Virtual Life aims to create a 3D world which will serve as the base for a secure, reliable infrastructure to communicate, do business, learn and entertain. This would be a new form of civil organisation centred on the virtual constitution, a collection of laws on which will rely the virtual nations, themselves made up of internet users with common interests.
It all began on Second Life
The study has been confined to a European consortium of nine partners in which French, Italians, Germans, Estonians, Romanians and Lithuanians are all working together. Businesses and universities are uniting extremely diverse skills: from the programming of 3D worlds to the law faculty, to businesses tackling the internationalisation of SME (small and medium-sized enterprises). The idea was brought to the fore by two Italian businesses, Penarco&Cie from Ravennes and Nergal in Rome. 'In January 2007, I logged on to Second Life to see if it was possible to broaden the scope of our business,' remembers Marianna Penarco, resources manager, 'and by accident I came across the president of the Roman business Nergal.'
The Romans were familiar with virtual worlds, and were thus able to prepare the project in a month and obtain funding thanks to the European commission’s seventh framework programme for research and technological development. The fact that the meeting which started it all off took place on Second Life was serendipitous, as this world - created by Linden - is precisely the example to be improved. According to the Gartner group, an enterprise carrying out market studies, 80% of internet users will have a 'second life' by 2011, but not necessarily on Second Life.
80% of internet users will have a 'second life' by 2011
This is an unmissable opportunity, requiring a world in which users can satisfy their needs in complete security: entertainment, business, learning, offering businesses a tool to organise their world and guaranteeing public institutions a way of offering citizens their services. Should it come to pass, we could no longer think of the virtual world as set apart from the real world, as depicted in the 1999 film eXistenZ by the Canadian director David Cronenberg. It is precisely in order to guarantee the security of the most sensitive functions- for example the use of public services- that authentication will be built in to link the virtual avatar to the flesh and blood user.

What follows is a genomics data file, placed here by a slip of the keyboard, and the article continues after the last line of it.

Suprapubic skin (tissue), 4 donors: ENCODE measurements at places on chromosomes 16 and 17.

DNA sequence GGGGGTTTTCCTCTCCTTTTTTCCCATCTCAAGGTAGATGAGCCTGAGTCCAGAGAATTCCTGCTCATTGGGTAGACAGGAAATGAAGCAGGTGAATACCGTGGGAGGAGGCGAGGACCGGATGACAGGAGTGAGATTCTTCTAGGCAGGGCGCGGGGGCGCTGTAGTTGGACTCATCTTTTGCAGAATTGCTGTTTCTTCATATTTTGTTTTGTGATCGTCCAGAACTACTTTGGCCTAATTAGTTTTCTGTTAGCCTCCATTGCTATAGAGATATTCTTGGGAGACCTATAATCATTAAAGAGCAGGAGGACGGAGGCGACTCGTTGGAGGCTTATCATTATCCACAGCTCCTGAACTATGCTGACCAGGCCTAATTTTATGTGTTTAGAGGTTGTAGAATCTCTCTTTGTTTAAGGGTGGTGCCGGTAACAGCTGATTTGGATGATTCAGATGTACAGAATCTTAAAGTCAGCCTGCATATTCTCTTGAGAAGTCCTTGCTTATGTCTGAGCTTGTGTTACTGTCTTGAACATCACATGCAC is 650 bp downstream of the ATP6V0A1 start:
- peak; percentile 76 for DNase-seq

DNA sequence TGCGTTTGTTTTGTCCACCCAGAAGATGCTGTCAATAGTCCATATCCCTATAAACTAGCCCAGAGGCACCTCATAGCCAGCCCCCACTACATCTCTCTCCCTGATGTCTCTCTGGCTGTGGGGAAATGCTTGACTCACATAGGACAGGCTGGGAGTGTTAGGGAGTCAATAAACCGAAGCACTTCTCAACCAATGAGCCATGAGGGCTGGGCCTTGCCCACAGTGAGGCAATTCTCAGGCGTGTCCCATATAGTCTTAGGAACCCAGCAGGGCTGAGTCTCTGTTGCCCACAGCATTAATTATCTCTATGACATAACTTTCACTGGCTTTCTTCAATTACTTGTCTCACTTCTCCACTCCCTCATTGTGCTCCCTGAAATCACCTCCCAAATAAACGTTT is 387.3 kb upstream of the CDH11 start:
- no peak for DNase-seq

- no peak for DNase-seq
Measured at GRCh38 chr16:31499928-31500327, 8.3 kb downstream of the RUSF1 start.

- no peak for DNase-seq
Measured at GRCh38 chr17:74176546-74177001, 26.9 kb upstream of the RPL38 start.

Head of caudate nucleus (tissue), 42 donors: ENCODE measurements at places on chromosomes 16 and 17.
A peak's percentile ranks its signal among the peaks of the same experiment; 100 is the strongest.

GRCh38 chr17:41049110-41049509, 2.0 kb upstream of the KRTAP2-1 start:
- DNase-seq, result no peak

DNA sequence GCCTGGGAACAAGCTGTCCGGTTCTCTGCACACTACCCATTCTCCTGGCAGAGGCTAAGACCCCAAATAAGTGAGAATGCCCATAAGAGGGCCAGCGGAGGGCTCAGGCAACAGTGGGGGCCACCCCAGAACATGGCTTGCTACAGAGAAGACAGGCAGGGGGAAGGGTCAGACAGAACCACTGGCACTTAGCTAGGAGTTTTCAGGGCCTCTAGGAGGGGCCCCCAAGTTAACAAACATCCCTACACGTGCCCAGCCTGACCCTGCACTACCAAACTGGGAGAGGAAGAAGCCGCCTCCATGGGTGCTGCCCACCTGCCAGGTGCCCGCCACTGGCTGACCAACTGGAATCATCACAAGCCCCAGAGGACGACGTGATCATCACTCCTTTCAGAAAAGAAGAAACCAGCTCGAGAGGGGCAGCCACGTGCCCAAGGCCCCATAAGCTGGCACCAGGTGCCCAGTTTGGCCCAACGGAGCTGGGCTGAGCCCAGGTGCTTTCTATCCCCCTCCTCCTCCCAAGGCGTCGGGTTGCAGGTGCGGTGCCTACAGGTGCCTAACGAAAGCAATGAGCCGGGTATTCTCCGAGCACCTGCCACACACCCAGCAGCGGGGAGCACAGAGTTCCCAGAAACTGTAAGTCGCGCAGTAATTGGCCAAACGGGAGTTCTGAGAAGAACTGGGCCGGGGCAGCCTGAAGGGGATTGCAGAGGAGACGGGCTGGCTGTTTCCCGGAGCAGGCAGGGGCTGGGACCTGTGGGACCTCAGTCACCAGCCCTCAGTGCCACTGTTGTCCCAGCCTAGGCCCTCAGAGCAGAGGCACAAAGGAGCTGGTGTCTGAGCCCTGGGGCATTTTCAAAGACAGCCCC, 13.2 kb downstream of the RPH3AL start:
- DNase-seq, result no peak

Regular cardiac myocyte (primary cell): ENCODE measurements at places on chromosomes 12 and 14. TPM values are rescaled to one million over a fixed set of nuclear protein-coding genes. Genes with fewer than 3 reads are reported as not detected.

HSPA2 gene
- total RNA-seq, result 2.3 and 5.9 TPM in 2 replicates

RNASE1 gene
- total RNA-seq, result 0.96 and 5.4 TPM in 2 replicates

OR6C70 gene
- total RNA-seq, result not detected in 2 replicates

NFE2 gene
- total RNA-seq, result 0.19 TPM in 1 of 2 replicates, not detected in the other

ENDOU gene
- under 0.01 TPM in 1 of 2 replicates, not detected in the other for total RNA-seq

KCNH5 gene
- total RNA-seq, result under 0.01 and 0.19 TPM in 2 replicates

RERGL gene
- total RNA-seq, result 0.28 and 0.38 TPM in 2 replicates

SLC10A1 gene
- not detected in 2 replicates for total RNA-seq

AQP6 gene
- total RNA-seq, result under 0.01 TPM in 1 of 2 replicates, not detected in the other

Towards the end of all-powerful servers
The project has other interesting features, including the study of the interoperatibility between different platforms (although the prospect of passing from one virtual world into another with the same avatar is still a long way off). The search for an end to a network run on central servers is however proving more successful. Currently, whilst we use the internet’s most popular services for free, we accept user conditions imposed by others, often without reading them. In contrast, Virtual Life will allow its users to create their own independent zone governed by laws decided by the zone’s founder.
God is love. Use a condom. Censored
What does this all mean? Your computer will be your own personal server, your own little world where you can decide the user conditions for other people. You make up the rules of the little 'virtual nation' which you have created. To understand this better, let’s take a recent case of censorship determined by systems hosted on a unique master server.
Ben Heine is a Belgian journalist, teacher and illustrator. About a month ago, inspired by the pope’s declaration advising against the use of condoms, he published a vignette on his deviantART (a community of online artists) profile. It showed Jesus Christ on the cross wearing a condom, with the words God is love, use a condom. Shortly after, Ben was removed from the site without prior warning. All that remained of his profile was a page stating 'banished for life'. Ben asked for an explanation but got no reply. All his work contacts were lost, or were rather archived on the central server, but remaining inaccessible. He was probably (the lack of an official response only allows us to suppose) censored for 'obscenity', as is allowed for in the case of violation of user conditions.
'Anyone who enters theseprivate property worlds loses their rights,' comments Mario Gerosa, an Italian expert on virtual worlds. 'I’m all for a humanist approach to technology. I think it’s right that the public sector is financing a project which tackles the problem of the democratisation of networks.' Besides, any of us could meet the same fate as Ben Heine: what would we do in the event of all our work and online contacts being held and retained by a remote server, to which we had no access, for no reason?